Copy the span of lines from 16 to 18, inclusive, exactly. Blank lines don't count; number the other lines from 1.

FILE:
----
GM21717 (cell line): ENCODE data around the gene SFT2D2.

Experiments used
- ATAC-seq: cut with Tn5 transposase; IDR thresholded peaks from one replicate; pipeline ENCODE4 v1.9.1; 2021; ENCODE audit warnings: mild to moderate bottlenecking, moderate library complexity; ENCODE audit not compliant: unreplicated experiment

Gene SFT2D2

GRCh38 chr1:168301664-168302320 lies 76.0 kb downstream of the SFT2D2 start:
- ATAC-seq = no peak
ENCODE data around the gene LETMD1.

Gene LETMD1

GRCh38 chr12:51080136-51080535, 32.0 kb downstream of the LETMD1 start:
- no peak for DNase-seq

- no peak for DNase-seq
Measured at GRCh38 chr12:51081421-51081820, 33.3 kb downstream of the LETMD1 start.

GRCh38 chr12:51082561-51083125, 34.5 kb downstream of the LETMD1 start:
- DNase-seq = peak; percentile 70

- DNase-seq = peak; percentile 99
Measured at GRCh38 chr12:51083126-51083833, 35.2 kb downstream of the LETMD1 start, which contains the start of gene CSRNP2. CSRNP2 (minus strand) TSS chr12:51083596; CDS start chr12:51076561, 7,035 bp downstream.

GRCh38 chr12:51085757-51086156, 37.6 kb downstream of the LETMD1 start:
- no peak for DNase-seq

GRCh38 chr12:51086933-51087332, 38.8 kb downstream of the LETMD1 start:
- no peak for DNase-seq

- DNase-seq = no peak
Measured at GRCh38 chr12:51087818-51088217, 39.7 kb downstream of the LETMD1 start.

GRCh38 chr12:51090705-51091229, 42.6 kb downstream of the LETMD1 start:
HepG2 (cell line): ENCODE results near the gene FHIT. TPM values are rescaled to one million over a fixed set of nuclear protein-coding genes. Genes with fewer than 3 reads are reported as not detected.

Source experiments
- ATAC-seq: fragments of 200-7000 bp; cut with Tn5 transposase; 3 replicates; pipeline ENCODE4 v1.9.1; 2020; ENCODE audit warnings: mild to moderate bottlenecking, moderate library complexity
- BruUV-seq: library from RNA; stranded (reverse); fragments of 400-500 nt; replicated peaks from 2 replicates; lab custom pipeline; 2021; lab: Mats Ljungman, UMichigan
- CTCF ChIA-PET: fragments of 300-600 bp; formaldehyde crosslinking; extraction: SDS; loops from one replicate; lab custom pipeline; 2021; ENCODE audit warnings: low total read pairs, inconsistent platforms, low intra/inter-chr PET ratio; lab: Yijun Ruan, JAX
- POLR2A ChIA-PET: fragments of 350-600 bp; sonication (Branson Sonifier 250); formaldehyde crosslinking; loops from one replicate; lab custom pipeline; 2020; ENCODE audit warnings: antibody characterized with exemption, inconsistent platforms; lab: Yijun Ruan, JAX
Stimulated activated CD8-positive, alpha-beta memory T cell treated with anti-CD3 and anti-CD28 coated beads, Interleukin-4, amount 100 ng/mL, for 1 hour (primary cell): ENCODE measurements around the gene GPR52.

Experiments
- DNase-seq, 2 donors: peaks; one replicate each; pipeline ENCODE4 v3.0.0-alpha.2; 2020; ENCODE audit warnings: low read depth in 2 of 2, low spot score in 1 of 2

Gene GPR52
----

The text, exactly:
Measured at GRCh38 chr12:51083126-51083833, 35.2 kb downstream of the LETMD1 start, which contains the start of gene CSRNP2. CSRNP2 (minus strand) TSS chr12:51083596; CDS start chr12:51076561, 7,035 bp downstream.

GRCh38 chr12:51085757-51086156, 37.6 kb downstream of the LETMD1 start:
- no peak for DNase-seq